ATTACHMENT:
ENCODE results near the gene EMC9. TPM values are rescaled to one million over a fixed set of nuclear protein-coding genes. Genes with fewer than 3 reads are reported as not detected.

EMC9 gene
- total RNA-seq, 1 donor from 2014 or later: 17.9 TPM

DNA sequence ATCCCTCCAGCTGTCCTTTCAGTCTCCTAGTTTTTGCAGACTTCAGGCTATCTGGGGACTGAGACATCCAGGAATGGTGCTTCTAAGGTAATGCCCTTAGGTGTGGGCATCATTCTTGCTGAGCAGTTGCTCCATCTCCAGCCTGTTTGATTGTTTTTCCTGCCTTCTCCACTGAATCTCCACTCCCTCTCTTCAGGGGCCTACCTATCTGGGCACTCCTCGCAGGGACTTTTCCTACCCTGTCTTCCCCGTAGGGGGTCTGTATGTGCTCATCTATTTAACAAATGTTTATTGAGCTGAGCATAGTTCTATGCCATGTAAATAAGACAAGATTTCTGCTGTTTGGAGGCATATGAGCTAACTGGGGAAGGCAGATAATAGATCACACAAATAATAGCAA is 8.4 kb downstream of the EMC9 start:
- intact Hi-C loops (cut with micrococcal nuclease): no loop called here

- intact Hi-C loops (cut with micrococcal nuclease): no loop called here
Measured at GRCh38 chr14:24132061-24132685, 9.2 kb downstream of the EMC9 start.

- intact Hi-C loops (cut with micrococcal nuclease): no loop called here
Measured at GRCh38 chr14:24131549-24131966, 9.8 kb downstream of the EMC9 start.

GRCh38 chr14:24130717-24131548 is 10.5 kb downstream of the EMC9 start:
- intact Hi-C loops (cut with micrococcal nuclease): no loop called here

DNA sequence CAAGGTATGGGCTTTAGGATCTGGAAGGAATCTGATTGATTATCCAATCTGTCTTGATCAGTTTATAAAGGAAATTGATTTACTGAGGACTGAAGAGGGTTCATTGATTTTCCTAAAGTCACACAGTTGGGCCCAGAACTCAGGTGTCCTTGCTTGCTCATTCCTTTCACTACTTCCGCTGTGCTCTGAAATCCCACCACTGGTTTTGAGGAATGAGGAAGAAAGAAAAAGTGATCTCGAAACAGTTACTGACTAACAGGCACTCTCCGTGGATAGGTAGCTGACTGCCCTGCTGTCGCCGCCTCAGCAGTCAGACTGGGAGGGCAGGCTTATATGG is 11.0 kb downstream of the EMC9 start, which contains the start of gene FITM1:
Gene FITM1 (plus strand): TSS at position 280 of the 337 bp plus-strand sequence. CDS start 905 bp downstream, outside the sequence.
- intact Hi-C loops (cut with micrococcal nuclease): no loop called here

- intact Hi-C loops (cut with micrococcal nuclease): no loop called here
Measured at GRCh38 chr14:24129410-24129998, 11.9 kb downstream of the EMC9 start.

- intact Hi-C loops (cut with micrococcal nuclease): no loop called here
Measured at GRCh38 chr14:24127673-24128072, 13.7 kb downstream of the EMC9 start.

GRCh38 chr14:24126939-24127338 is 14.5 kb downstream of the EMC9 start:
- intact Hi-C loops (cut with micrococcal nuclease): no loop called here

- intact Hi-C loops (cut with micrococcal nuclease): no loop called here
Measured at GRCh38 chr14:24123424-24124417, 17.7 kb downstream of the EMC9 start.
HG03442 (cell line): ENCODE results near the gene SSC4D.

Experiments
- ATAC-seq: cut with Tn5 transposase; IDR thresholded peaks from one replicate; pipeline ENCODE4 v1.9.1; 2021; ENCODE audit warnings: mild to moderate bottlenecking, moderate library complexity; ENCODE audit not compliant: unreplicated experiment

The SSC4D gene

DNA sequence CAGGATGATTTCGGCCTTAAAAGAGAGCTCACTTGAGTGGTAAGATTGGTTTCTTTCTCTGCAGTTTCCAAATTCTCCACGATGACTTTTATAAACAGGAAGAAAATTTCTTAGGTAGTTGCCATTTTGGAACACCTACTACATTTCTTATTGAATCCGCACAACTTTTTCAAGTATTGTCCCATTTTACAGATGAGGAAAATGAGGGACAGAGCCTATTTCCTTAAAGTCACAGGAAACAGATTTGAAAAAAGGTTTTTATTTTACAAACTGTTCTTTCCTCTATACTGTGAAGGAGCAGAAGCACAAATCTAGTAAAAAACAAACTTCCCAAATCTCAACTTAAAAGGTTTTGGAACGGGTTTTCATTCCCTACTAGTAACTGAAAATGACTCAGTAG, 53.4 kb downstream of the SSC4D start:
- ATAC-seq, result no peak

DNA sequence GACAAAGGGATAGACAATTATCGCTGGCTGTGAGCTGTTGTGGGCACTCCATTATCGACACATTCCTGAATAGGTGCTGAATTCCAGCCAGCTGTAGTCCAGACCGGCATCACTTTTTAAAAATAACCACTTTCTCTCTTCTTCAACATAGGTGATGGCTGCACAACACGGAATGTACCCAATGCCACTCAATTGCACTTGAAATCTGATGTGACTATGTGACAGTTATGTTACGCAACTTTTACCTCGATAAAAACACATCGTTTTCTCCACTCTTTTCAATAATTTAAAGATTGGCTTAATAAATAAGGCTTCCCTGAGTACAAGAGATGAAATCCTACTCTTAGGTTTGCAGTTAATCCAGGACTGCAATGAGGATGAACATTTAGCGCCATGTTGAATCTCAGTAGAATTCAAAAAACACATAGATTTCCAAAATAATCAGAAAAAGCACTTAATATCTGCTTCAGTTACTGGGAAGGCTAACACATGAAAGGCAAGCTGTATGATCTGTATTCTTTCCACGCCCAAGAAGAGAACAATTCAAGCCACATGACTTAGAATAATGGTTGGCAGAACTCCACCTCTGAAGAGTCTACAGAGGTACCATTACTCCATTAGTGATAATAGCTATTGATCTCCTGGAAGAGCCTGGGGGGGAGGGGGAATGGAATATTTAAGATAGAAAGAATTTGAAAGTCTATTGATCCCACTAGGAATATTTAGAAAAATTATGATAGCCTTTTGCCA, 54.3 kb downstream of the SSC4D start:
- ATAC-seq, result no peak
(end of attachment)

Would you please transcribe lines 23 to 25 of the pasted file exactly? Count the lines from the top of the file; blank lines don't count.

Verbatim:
HG03442 (cell line): ENCODE results near the gene SSC4D.

Experiments
- ATAC-seq: cut with Tn5 transposase; IDR thresholded peaks from one replicate; pipeline ENCODE4 v1.9.1; 2021; ENCODE audit warnings: mild to moderate bottlenecking, moderate library complexity; ENCODE audit not compliant: unreplicated experiment